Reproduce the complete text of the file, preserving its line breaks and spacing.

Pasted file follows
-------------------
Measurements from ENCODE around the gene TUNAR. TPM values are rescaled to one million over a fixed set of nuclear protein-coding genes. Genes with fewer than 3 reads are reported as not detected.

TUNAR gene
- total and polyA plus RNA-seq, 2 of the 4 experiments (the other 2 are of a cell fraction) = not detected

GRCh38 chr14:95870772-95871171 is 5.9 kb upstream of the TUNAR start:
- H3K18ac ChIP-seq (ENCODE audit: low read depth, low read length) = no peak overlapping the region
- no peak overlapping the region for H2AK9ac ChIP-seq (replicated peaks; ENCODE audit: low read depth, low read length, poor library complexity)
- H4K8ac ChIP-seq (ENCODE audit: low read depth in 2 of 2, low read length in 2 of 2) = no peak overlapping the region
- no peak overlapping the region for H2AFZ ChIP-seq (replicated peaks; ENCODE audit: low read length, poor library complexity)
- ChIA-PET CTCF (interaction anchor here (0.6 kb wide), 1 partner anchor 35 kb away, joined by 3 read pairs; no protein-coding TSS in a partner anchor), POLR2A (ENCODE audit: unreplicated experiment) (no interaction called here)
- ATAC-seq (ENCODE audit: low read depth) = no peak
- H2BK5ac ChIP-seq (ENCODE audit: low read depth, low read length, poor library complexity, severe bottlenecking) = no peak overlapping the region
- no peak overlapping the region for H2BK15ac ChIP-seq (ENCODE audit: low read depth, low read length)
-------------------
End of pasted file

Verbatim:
Measurements from ENCODE around the gene TUNAR. TPM values are rescaled to one million over a fixed set of nuclear protein-coding genes. Genes with fewer than 3 reads are reported as not detected.

TUNAR gene
- total and polyA plus RNA-seq, 2 of the 4 experiments (the other 2 are of a cell fraction) = not detected

GRCh38 chr14:95870772-95871171 is 5.9 kb upstream of the TUNAR start:
- H3K18ac ChIP-seq (ENCODE audit: low read depth, low read length) = no peak overlapping the region
- no peak overlapping the region for H2AK9ac ChIP-seq (replicated peaks; ENCODE audit: low read depth, low read length, poor library complexity)
- H4K8ac ChIP-seq (ENCODE audit: low read depth in 2 of 2, low read length in 2 of 2) = no peak overlapping the region
- no peak overlapping the region for H2AFZ ChIP-seq (replicated peaks; ENCODE audit: low read length, poor library complexity)
- ChIA-PET CTCF (interaction anchor here (0.6 kb wide), 1 partner anchor 35 kb away, joined by 3 read pairs; no protein-coding TSS in a partner anchor), POLR2A (ENCODE audit: unreplicated experiment) (no interaction called here)
- ATAC-seq (ENCODE audit: low read depth) = no peak
- H2BK5ac ChIP-seq (ENCODE audit: low read depth, low read length, poor library complexity, severe bottlenecking) = no peak overlapping the region
- no peak overlapping the region for H2BK15ac ChIP-seq (ENCODE audit: low read depth, low read length)